“For God so loved the world that he gave his only begotten Son, that whosever believeth in him shall not perish, but have everlasting life.” These are the most well-known words in the entire Bible. But we also know that, if it were really that simple, then we wouldn’t need the rest of the Bible. We wouldn’t need the dark and difficult story of betrayal, death, and resurrection that we’ve been commemorating during Holy Week. The promise of Christ’s resurrection is not that life will now be filled with pleasantries, that all bills will be paid, that we’ll never get sick, that our spouse will always understand us, or that we will never experience doubt, anxiety, or sadness. If that were the so-called “good news” of the Gospel, then Christianity would have died out a long time ago, because we all know that the difficulties of life continue to be very real.
On the other hand, the promise of Christ’s resurrection is not that one day we’ll be in heaven where everything will better, and until then we’re simply left to our own devices. Rather, the promise of Christ’s resurrection is that we are now able to say, in the words of St. Paul, “I have been crucified with Christ; and it is no longer I who live, but it is Christ who lives in me” (Gal. 2:19b). This means that our experience of living in the world has been transformed. It means that even in our darkest moments, Christ is there with us. It means that, from time to time, we may find ourselves surprised by God’s life-giving activity just when we thought that all was lost. But no matter what, it means that Christ is there with us, taking up our pain, making it his own, and setting us on the path toward unending life in him. Jesus’ resurrection frees us from the death that grips our everyday lives.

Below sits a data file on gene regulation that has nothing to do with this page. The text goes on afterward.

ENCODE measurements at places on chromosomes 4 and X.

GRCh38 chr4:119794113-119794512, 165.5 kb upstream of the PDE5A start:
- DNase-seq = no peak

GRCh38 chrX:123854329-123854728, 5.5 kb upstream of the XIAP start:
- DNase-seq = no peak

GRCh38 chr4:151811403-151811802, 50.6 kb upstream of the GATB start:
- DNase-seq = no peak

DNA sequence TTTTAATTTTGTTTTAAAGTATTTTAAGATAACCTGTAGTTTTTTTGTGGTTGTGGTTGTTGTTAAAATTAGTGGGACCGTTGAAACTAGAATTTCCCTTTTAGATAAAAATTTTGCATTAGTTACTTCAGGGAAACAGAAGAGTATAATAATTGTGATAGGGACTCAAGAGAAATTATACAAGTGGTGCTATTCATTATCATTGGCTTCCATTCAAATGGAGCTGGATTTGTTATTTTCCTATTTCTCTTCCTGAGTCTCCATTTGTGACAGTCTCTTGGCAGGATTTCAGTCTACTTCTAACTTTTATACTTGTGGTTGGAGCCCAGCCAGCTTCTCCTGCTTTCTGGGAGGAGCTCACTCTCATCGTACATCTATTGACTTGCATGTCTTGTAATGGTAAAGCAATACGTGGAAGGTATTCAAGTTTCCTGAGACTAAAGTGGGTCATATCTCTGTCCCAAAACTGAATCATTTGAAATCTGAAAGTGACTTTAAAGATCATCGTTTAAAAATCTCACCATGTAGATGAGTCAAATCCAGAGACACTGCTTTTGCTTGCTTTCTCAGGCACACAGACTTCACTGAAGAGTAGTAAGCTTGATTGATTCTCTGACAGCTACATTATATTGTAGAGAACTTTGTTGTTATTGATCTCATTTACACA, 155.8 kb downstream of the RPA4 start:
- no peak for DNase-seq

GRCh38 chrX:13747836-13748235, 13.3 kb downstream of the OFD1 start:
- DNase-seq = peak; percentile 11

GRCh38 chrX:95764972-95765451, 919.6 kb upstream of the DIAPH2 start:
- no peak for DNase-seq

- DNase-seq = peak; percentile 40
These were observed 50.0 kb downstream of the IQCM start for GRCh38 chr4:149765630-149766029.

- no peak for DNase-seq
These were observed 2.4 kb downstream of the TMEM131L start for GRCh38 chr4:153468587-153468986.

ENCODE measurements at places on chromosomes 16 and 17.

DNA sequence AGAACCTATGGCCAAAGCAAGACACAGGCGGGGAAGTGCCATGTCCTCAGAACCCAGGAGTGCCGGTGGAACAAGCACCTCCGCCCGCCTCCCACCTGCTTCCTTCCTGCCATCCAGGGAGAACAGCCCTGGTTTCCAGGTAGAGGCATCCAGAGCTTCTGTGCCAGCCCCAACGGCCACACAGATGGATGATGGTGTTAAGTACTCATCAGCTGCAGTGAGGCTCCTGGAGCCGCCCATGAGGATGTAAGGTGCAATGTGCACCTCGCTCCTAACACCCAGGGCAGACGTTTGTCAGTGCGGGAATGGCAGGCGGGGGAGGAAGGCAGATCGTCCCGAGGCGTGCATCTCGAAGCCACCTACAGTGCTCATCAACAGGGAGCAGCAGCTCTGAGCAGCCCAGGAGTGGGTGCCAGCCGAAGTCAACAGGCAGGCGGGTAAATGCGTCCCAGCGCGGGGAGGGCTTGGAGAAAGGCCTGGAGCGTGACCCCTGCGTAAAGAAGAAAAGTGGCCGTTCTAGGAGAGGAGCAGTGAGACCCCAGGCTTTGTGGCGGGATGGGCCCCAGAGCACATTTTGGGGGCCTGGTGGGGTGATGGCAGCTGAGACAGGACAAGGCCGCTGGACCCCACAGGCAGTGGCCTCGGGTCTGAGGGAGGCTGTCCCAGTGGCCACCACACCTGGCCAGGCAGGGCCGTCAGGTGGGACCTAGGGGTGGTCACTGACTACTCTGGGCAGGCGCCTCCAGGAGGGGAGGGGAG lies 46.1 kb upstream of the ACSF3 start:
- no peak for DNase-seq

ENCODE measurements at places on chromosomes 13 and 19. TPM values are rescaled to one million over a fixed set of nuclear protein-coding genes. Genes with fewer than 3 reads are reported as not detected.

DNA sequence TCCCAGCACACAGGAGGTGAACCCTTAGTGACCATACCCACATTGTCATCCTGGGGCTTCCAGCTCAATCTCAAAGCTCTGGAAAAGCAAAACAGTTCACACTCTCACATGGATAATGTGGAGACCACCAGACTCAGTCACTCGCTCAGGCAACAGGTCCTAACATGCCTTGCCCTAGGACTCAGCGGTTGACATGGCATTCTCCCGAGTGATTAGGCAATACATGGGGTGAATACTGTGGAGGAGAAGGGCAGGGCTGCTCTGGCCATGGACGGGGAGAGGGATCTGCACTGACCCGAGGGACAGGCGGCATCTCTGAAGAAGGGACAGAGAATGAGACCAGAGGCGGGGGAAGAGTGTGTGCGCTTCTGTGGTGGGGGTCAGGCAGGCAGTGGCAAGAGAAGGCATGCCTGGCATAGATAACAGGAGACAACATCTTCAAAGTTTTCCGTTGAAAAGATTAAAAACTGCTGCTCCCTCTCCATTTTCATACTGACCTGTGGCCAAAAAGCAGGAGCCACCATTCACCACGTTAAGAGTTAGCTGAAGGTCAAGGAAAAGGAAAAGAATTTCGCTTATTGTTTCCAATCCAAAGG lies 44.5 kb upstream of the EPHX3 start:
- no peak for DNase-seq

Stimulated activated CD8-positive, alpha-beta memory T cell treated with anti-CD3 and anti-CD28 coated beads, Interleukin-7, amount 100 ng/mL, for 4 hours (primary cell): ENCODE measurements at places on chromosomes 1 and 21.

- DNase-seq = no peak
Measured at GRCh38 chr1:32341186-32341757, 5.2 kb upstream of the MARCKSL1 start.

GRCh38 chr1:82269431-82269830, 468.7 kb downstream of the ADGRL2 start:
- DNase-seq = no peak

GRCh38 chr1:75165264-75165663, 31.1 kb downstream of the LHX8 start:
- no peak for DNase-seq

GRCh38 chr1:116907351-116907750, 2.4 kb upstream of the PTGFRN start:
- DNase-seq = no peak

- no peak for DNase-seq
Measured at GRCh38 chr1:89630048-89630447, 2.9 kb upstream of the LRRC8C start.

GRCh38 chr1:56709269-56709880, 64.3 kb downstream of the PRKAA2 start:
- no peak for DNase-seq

The promise of the resurrection flies in the face of conventional wisdom. It flies in the face of the platitudes we often tell ourselves to make things seem better than they really are. I remember one time when I was perusing my Facebook news feed, I noticed that someone had posted a quote from Conan O’Brien, the late-night talk show host. It could have been uttered by anyone, really. He said, “If you work really hard, and you’re kind, amazing things will happen.” Sounds harmless enough. But another friend commented in reply: “In reality, if you work hard and you’re kind, you’ll likely just become exhausted and tired of being taken advantage of.” This response is probably correct. That’s not to say that we shouldn’t work hard or be kind to people. But I think that many of us, if we’re honest with ourselves, often believe the lie that if we “just try a little harder,” then life will finally turn that corner and we’ll be happy. We’re just waiting for that bit of inspiration, or a promotion, or that special someone to come along and kick us into gear and give our life meaning. “Be nice and work hard.” That’s the recipe for the American dream.